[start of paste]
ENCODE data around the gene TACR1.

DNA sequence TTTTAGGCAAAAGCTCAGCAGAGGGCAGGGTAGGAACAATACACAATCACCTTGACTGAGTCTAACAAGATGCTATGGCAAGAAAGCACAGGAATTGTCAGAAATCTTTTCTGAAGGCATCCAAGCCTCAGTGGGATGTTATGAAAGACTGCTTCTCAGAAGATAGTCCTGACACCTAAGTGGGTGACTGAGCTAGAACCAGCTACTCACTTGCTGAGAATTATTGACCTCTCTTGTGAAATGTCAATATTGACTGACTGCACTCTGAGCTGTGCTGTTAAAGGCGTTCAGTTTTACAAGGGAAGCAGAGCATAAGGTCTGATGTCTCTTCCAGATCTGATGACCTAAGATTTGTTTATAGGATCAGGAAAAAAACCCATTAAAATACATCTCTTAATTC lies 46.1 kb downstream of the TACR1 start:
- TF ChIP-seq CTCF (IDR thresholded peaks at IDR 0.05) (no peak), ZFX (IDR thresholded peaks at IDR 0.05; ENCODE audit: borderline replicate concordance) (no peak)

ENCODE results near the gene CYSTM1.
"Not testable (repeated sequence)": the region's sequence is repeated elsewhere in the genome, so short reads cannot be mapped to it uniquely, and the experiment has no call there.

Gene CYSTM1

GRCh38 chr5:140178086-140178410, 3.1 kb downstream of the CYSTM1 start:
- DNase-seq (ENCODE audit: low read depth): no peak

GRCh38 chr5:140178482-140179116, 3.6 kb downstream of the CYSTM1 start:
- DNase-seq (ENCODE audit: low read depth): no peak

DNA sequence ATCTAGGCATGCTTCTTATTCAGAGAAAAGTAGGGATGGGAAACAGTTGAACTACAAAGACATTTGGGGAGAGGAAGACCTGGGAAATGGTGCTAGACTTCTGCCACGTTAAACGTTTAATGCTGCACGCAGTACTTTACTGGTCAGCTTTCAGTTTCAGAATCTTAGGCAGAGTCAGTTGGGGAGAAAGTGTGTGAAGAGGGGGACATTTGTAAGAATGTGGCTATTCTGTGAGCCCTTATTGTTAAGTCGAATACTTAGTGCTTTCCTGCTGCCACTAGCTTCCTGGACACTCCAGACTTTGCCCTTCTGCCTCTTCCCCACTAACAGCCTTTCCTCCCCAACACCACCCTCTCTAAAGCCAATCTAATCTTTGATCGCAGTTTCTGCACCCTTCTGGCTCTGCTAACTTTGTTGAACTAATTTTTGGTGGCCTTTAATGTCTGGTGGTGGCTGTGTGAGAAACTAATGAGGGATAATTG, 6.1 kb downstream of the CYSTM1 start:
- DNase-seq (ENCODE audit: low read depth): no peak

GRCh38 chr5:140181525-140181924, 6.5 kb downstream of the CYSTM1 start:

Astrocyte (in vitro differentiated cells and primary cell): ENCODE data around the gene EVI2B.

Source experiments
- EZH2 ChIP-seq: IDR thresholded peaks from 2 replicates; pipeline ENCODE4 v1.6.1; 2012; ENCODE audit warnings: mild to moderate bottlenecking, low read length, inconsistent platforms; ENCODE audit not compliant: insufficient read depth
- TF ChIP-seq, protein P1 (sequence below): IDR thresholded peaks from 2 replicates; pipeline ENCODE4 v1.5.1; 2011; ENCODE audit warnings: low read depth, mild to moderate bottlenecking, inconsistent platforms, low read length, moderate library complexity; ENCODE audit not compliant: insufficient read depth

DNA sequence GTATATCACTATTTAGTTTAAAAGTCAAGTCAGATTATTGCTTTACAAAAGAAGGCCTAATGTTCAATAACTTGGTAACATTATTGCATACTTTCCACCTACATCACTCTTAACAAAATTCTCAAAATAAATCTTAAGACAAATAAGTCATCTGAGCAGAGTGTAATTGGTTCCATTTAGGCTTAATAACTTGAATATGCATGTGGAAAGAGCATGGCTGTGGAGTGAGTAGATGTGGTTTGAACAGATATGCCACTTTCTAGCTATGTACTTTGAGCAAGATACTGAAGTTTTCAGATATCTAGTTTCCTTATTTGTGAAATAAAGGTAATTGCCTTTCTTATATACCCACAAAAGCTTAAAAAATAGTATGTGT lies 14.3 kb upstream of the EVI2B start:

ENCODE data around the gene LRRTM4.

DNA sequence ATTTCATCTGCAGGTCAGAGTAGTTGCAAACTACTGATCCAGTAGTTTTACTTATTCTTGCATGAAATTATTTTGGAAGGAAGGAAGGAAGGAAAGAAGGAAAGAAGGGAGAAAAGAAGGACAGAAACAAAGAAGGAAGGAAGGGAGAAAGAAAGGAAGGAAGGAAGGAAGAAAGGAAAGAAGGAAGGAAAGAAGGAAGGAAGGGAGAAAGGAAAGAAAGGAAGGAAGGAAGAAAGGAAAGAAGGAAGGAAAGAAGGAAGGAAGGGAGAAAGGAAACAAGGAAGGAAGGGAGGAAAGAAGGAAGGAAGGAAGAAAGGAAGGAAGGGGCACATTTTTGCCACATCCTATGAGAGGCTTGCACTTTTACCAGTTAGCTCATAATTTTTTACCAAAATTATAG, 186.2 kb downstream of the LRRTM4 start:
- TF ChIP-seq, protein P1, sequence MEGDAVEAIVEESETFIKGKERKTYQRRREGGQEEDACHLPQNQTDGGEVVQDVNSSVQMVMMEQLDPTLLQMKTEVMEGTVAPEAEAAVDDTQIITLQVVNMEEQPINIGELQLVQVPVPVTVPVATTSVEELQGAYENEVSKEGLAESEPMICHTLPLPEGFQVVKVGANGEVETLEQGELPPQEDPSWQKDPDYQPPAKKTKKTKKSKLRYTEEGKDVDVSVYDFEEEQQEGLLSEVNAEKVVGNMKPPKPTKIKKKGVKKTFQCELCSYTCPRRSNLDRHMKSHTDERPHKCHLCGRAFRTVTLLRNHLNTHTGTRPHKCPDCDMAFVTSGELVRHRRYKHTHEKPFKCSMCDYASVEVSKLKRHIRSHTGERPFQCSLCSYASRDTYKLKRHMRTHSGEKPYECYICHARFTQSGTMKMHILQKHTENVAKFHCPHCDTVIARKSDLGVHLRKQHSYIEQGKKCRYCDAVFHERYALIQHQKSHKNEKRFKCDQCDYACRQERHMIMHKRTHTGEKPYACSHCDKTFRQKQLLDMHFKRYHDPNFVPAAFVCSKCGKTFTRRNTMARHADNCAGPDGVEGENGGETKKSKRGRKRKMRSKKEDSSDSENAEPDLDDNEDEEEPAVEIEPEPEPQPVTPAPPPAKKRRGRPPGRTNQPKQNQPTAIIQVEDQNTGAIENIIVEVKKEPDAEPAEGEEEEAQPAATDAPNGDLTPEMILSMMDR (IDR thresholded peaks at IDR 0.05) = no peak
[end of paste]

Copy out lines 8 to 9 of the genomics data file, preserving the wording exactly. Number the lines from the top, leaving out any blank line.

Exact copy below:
- DNase-seq (ENCODE audit: low read depth): no peak

GRCh38 chr5:140178482-140179116, 3.6 kb downstream of the CYSTM1 start: